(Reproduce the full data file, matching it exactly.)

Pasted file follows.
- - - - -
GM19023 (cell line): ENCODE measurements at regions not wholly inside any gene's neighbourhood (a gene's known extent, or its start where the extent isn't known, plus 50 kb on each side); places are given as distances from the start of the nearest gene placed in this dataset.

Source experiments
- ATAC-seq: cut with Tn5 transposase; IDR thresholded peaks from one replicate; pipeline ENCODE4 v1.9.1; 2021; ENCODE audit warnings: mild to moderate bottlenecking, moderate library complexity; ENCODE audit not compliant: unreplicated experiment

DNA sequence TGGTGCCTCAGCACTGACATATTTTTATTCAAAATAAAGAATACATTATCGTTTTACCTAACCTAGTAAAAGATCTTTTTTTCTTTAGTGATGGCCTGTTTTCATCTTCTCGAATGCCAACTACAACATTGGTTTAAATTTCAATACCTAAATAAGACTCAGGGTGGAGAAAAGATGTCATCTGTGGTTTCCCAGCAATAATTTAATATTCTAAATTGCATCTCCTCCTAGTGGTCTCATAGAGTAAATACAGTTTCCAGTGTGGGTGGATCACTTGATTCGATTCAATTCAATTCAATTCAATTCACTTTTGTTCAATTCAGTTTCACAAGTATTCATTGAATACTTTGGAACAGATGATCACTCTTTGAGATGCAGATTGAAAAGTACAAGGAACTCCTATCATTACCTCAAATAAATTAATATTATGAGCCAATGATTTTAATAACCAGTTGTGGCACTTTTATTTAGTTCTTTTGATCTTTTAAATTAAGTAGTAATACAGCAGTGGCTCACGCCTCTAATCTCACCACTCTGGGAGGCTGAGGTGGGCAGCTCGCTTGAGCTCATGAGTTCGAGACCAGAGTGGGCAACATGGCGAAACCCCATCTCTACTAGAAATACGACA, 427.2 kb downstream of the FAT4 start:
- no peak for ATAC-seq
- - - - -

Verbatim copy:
GM19023 (cell line): ENCODE measurements at regions not wholly inside any gene's neighbourhood (a gene's known extent, or its start where the extent isn't known, plus 50 kb on each side); places are given as distances from the start of the nearest gene placed in this dataset.

Source experiments
- ATAC-seq: cut with Tn5 transposase; IDR thresholded peaks from one replicate; pipeline ENCODE4 v1.9.1; 2021; ENCODE audit warnings: mild to moderate bottlenecking, moderate library complexity; ENCODE audit not compliant: unreplicated experiment

DNA sequence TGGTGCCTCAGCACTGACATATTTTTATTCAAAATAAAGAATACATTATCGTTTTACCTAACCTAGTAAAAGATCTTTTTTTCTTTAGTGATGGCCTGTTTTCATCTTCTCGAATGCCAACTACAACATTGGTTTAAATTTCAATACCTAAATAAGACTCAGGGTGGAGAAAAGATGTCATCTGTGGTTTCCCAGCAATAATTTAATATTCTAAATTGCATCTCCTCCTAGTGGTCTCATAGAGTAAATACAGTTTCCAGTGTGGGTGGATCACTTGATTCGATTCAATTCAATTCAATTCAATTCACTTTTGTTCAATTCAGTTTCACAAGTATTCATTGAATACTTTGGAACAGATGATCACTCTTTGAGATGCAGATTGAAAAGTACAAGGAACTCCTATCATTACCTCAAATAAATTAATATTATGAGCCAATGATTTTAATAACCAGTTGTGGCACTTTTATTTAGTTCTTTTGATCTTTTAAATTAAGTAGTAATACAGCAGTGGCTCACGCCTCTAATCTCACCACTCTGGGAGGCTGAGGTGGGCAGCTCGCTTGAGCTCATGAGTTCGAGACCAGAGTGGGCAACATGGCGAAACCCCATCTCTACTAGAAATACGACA, 427.2 kb downstream of the FAT4 start:
- no peak for ATAC-seq